. . . our habitual ways of getting through or around or over the storms [of life] rob us of learning what only storms can teach us: embracing the fear and braving the waves are the way to grow up and the opportunity to touch a spirit that filled Jesus and waits to come alive in us.
~William Dols

Letters to Pope Francis – A Book Review

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Imagine a “saw-horse” oil well pump looking first to the ground, then to the sky, and back again – over and over. That’s about how Dr. Machado looked as she lectured to us on the History of Christianity. She seemed to always look first at her notes, then to the same spot on the ceiling, and back to her notes – over and over.

Her speed of lecturing was the fastest I have ever experienced, and there was no way I could keep up with writing notes. So, in a world that was working on Pentium 3 computers with the Pentium 4 about to be launched, I resurrected on old 386 laptop that someone had given me years before. It was so slow it wouldn’t even run Windows 3.1, so I took notes in WordPerfect 5.1 for DOS. I could almost keep up then.

Yet, occasionally, she’d pause long enough to step from behind the podium to go into more detail (or maybe even give some additional off-the-cuff insights not in her notes). One day, though I don’t remember the exact context, I remember her pausing to say something along the lines of, “Just because someone was labeled a heretic doesn’t mean they were wrong. It just means they lost.”

That was mind blowing to a guy like me who just a few months before used to listen to the likes of Chuck Swindoll, J. Vernon McGee, R.C. Sproul, and even James Dobson on the way home from work. They didn’t necessarily use the word “heretic” much, but the thought was definitely there. Despite where I had been, those two sentences opened me to be able to “hear” folks who were considered heretics – who may have thought differently than me or were not necessarily traditional or orthodox in their thinking. It helped make some of that “required” seminary reading seem more worthwhile.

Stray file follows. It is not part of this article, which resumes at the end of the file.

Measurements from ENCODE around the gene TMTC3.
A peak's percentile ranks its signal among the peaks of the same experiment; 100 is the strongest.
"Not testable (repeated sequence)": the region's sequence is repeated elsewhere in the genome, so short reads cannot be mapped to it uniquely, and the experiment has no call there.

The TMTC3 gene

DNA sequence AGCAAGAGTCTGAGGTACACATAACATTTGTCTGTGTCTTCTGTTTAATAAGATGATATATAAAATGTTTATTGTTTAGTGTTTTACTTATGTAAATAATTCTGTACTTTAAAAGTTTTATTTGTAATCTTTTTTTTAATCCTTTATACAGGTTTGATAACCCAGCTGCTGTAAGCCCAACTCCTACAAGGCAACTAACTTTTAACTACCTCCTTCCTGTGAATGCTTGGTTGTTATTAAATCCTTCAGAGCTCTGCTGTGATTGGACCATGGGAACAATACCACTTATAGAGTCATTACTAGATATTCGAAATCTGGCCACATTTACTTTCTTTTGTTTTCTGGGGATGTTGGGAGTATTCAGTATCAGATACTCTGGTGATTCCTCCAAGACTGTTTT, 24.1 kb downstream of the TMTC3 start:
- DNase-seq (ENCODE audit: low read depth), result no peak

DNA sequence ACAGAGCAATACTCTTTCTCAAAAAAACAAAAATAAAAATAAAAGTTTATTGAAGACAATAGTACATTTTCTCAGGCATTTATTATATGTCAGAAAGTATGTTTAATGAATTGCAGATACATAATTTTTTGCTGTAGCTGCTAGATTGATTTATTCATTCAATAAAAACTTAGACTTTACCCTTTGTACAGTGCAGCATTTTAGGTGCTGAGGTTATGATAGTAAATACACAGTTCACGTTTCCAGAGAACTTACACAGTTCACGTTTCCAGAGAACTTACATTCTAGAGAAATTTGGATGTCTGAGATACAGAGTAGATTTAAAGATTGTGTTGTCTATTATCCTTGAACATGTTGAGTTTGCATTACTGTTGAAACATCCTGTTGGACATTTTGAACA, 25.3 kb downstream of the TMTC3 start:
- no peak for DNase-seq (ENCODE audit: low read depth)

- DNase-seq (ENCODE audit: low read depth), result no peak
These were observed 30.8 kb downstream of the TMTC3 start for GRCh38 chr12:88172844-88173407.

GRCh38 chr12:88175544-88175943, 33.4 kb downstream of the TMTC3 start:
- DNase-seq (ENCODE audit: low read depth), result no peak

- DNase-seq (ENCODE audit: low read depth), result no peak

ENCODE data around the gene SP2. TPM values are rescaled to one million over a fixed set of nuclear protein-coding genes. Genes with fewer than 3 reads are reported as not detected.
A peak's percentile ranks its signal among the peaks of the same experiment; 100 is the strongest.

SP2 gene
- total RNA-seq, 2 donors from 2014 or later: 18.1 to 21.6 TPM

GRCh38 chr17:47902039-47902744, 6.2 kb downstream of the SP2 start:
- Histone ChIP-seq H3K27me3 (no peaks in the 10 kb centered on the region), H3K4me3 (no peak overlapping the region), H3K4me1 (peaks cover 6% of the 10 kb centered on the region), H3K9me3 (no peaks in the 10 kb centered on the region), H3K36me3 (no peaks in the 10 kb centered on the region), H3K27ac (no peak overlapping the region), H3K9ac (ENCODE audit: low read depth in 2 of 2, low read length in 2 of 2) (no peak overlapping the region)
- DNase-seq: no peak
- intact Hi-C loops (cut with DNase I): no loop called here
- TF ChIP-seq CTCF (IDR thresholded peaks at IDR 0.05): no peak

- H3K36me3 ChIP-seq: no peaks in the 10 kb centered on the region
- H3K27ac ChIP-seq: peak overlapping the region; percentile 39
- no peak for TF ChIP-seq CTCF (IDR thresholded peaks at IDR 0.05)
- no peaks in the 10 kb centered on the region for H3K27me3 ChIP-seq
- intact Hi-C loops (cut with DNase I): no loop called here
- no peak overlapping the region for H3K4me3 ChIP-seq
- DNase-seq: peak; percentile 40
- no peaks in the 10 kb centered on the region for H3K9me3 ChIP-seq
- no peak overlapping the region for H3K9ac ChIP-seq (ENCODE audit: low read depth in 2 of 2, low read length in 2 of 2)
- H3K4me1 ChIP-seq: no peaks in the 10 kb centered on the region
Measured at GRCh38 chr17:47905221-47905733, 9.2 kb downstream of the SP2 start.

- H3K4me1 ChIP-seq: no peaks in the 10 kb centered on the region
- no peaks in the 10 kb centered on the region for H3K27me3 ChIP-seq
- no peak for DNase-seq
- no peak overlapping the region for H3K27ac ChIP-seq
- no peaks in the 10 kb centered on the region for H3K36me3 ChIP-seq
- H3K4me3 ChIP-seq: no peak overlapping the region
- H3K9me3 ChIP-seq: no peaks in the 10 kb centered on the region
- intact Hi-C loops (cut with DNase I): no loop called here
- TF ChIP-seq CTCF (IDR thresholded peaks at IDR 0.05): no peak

Eventually, I found myself leading a Living the Questions study called Saving Jesus where I was introduced to Rev. Dr. Matthew Fox, a former Roman Catholic priest of the Dominican Order who was silenced by Cardinal Joseph Ratzinger (later elected Pope Benedict XVI) in 1989. When one of the members of that class recommended that we study one of his books, Original Blessing, I didn’t bat an eye. I was like, “Sure. Sounds like a great idea!” That book was a bit wordy, but it was extremely thought-provoking and inspiring in giving me a new vocabulary for understanding life, faith, and God – and the relation of all three! And it was certainly not orthodox or traditional.

I found Letters to Pope Francis to be similarly thought-provoking and inspiring. Much less wordy than Original Blessing, it was much easier to read (though obviously not going nearly as in depth but also having a different purpose).

On one level, I felt a bit disconnected from the book, but that mainly stems from the fact that I’m a United Methodist Protestant Christian, and much of the book (as should be expected) deals directly with the Roman Catholic Church (RCC), examples being the lack of ordination of women and married priest as well as sexual misconduct of priests and the associated cover ups. These parts were somewhat interesting but had little bearing on me personally.

Where I felt most connected, though, was when Fox helped show similarities between the time of St. Francis of Assisi and our own and how Francis’ approach to his time can inform our approach to our own time. I came away wanting to study Francis more in depth as I learned much more than I knew before from this small volume.